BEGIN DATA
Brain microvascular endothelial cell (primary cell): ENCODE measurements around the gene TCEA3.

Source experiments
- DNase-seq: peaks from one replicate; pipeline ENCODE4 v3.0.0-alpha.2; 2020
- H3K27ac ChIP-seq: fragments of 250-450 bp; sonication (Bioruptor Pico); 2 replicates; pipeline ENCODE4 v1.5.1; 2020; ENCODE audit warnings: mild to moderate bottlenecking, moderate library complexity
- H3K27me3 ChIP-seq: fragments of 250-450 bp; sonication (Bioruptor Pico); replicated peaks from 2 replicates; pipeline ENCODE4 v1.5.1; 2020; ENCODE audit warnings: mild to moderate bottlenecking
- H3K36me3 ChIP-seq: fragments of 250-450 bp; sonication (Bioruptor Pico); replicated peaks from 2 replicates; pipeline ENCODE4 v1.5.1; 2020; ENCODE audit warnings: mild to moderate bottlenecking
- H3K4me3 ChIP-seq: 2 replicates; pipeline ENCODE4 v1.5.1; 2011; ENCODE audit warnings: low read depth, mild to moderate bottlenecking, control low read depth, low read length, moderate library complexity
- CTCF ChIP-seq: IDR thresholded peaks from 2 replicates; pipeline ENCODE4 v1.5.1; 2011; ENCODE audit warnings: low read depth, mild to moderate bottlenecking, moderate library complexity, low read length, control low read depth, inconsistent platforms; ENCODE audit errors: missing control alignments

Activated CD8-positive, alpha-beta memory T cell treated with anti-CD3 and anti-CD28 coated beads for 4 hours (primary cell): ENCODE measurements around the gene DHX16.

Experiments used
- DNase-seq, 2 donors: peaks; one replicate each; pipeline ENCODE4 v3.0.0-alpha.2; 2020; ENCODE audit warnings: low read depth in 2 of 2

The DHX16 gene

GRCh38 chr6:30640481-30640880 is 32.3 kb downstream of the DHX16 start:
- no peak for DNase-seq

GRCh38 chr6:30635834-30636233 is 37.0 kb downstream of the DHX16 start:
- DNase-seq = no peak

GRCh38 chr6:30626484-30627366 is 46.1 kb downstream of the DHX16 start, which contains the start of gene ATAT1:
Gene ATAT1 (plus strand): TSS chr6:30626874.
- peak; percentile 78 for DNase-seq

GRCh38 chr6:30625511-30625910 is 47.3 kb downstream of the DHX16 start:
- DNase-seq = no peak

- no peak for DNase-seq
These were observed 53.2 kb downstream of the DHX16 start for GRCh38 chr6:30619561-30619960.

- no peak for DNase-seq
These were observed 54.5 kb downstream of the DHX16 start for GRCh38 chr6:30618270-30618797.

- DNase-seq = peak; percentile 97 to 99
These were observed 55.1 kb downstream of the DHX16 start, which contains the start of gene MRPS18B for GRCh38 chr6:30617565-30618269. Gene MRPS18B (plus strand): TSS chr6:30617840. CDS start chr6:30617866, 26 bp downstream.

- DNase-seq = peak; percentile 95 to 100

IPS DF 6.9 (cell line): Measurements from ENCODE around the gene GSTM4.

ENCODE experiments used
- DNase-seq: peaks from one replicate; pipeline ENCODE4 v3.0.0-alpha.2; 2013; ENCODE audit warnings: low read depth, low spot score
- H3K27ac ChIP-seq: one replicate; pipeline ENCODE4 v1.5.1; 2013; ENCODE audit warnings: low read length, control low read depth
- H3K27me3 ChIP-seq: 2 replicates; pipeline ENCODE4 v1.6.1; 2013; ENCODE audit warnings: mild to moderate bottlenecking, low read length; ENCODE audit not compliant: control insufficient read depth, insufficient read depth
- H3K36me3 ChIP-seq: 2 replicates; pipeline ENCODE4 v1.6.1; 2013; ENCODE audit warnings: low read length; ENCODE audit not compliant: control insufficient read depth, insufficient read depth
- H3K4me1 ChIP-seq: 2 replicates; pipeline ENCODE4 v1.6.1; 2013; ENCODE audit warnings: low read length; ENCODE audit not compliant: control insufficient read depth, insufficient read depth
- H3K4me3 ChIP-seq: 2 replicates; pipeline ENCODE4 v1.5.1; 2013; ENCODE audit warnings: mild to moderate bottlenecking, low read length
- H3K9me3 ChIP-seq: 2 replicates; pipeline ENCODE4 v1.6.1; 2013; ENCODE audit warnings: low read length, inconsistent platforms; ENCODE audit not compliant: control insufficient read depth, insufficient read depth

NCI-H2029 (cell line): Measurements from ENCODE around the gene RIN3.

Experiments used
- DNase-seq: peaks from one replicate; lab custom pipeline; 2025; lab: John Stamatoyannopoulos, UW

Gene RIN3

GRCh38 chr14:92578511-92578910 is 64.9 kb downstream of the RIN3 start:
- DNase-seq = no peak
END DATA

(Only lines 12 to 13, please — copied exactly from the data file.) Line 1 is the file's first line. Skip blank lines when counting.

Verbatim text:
The DHX16 gene

GRCh38 chr6:30640481-30640880 is 32.3 kb downstream of the DHX16 start: